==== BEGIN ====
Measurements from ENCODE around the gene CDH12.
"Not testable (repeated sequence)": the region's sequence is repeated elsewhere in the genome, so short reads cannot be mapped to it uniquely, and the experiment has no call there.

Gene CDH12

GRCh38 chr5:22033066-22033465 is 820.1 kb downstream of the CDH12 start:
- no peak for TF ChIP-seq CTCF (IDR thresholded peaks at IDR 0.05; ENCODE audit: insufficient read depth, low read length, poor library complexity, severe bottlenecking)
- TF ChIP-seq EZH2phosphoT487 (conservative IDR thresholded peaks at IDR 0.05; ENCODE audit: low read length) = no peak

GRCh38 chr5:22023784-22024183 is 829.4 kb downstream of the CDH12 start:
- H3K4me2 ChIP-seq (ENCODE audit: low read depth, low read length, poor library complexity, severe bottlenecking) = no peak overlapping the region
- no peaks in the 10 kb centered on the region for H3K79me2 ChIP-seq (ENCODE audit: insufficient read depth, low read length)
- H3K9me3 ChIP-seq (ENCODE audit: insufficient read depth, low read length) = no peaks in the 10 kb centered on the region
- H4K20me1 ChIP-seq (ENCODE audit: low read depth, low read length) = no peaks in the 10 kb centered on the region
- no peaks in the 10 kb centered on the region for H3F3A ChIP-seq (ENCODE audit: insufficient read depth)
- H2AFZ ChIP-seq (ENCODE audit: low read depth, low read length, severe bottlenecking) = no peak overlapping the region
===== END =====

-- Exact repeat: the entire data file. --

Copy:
Measurements from ENCODE around the gene CDH12.
"Not testable (repeated sequence)": the region's sequence is repeated elsewhere in the genome, so short reads cannot be mapped to it uniquely, and the experiment has no call there.

Gene CDH12

GRCh38 chr5:22033066-22033465 is 820.1 kb downstream of the CDH12 start:
- no peak for TF ChIP-seq CTCF (IDR thresholded peaks at IDR 0.05; ENCODE audit: insufficient read depth, low read length, poor library complexity, severe bottlenecking)
- TF ChIP-seq EZH2phosphoT487 (conservative IDR thresholded peaks at IDR 0.05; ENCODE audit: low read length) = no peak

GRCh38 chr5:22023784-22024183 is 829.4 kb downstream of the CDH12 start:
- H3K4me2 ChIP-seq (ENCODE audit: low read depth, low read length, poor library complexity, severe bottlenecking) = no peak overlapping the region
- no peaks in the 10 kb centered on the region for H3K79me2 ChIP-seq (ENCODE audit: insufficient read depth, low read length)
- H3K9me3 ChIP-seq (ENCODE audit: insufficient read depth, low read length) = no peaks in the 10 kb centered on the region
- H4K20me1 ChIP-seq (ENCODE audit: low read depth, low read length) = no peaks in the 10 kb centered on the region
- no peaks in the 10 kb centered on the region for H3F3A ChIP-seq (ENCODE audit: insufficient read depth)
- H2AFZ ChIP-seq (ENCODE audit: low read depth, low read length, severe bottlenecking) = no peak overlapping the region